Andrew Marlin

Currently a resident of Carrboro, where he leads the popular band Mandolin Orange with his band-mate Emily Frantz, Marlin explains that his mother’s piano playing exerted a strong influence on him throughout his childhood.

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Heritage Quilters

Heritage Quilters Fabric artists Warren, Vance, and Halifax Counties Celebrating its tenth year in 2011, the Warrenton-based Heritage Quilters is both a circle of artists, and an alliance of citizens who care about the past, present, and future of the region. The twenty members provide each other with artistic inspiration and support. They also serve… Read more…

Hugh Carroll

Hugh Carroll credits his success to his family and to God. “Without them,” he explains, “I could not have done the concerts that I was doing.” The Carroll Family currently includes Hugh, son Russell, daughter-in-law Becky, and grandchildren Bella, Gracie, Lydia, and Olivia.

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Chambergrass – Kim Terpening & Dave Schwartz

“Most of the time, we try to keep the songs pretty pure in what they are, whether they’re classical or bluegrass. We try not to mix them up too much. We’ll mix in little things, but I think 80% of what we do is pretty much either bluegrass or classical.”

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Otha Wilkins

Over time, Wilkins became a formidable accordion player, adept at playing traditional songs in the genres of bluegrass, country, old-time, and gospel. His repertoire includes songs like “The Kentucky Waltz,” “Corrina, Corrina,” “Blue Skirt Waltz,” and “Just a Closer Walk With Thee.”

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Karen Lynch Harley

My work tells a story, and that is the most important thing to me, is to tell a story. I don’t do a drawing, a painting, a sculpture, as just something nice to look at. I want it to tell a story.

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Margaret Person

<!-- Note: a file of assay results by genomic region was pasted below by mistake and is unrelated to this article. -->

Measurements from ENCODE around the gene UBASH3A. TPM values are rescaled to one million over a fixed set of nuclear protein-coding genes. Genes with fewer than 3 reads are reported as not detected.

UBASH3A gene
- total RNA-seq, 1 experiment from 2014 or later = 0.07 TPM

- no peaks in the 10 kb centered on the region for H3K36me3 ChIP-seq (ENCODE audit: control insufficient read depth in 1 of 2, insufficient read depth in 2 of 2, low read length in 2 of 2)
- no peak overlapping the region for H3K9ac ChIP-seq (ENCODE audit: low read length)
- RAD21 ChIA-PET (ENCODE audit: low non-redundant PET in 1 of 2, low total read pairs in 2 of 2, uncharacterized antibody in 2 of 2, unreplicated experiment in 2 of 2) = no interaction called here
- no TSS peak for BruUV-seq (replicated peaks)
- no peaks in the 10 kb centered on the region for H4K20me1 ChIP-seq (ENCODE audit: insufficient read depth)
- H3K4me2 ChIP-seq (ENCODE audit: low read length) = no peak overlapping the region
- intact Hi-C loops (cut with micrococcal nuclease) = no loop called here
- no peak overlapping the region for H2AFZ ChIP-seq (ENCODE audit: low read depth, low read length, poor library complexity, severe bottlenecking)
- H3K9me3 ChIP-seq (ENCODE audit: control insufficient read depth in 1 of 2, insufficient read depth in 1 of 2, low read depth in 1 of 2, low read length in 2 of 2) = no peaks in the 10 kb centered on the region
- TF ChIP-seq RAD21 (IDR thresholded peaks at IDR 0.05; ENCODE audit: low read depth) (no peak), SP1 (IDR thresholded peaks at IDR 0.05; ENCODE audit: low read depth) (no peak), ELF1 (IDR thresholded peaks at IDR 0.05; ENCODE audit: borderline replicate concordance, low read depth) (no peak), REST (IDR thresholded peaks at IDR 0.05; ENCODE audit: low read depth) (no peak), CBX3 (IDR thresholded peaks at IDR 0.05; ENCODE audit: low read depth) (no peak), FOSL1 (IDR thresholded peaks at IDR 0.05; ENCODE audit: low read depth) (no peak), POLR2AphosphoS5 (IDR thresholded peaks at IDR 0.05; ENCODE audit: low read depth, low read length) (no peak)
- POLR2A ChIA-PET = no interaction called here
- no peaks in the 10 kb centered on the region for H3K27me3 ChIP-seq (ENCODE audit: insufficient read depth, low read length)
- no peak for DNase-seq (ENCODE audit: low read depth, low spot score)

Asked what it is that draws her to traditional hymns, Person explains, “Just listen to the words. That is the most important part of a song—the words. They bring back memories about how God has done things for you. When I hear about choirs that only sing contemporary gospel, I think, Oh, Lord—they just don’t know what they’re missing.”

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Doris Davis

Davis makes all manner of sewn items—dresses, skirts, blouses, underwear, overcoats, tote bags, slipcovers, drapery, and much more. “You’d be amazed at the things you can do if you just try,” she says.

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Debbie Lou Powell

In her teaching, Powell emphasizes that a quilt-maker can express his or her creativity, as well as be authentically traditional, whether sewing by hand or with a machine.

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About the Project

In 2010 and 2011, the North Carolina Folklife Institute—with partners including the Warren County Library and Arts Council, members of the Haliwa-Saponi Tribe, and the Concerned Citizens of Tillery—conducted research on the living and historical traditions of Warren, Vance, and Halifax Counties. The project is a chapter of NCFI’s Statewide Heritage Initiative, which has received support from the National Endowment for the Arts, the North Carolina Arts Council, and the Resourceful Communities Program of the Conservation Fund.

NCFI folklorists Michael Taylor and Sarah Bryan interviewed dozens of tradition bearers in the three-county region, Taylor working primarily with musicians, and Bryan documenting non-musical traditions. The fieldwork was supplemented by interviews that Taylor conducted in 2009 with Warren County musicians, as part of the New Harmonies exhibit, sponsored by the Smithsonian Institution and the North Carolina Humanities Council. Bryan also researched archival sources of documentation on the area’s folklife traditions. The Haliwa-Saponi Tribe made available interviews conducted in 2010 for the Haliwa-Saponi Arts Documentation Project, which provided important insight for the project as well. Photographer Christopher Fowler made portraits of many of the artists who participated in the project, and photographic documentation of their work. Throughout the research, NCFI received invaluable guidance from community-based advisors, including Sue Loper, former Director of the Warren County Library; Gary Grant, Director of the Concerned Citizens of Tillery; Marty Richardson, of the Haliwa-Saponi Tribe; and Jereann Johnson, cofounder of the Heritage Quilters.


The audio recordings, transcripts, photographs, and other materials gathered in the course of this research are archived at the North Carolina Folklife Institute in Durham, and will be archived at the offices of the Haliwa-Saponi Tribe in Hollister and at the Warren County Library in Warrenton as well.

Click here for an electronic copy of this report.

Click here for full-color PDF’s of artist profiles.

Full-color PDFs of artist profiles are available from the North Carolina Folklife Institute. Contact NCFI at (919) 383-6040 or